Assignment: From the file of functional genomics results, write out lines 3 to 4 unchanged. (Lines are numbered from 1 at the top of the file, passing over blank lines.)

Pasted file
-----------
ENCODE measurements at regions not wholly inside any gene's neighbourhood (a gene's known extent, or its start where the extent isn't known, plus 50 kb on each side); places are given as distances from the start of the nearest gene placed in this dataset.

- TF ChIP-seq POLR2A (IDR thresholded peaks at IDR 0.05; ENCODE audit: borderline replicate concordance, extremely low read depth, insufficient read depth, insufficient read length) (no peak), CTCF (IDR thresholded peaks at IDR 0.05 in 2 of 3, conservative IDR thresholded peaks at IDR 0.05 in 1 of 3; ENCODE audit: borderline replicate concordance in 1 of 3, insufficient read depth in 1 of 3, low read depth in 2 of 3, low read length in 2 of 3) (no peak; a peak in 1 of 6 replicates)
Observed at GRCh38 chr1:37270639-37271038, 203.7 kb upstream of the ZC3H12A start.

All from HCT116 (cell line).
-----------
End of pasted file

Observed at GRCh38 chr1:37270639-37271038, 203.7 kb upstream of the ZC3H12A start.

All from HCT116 (cell line).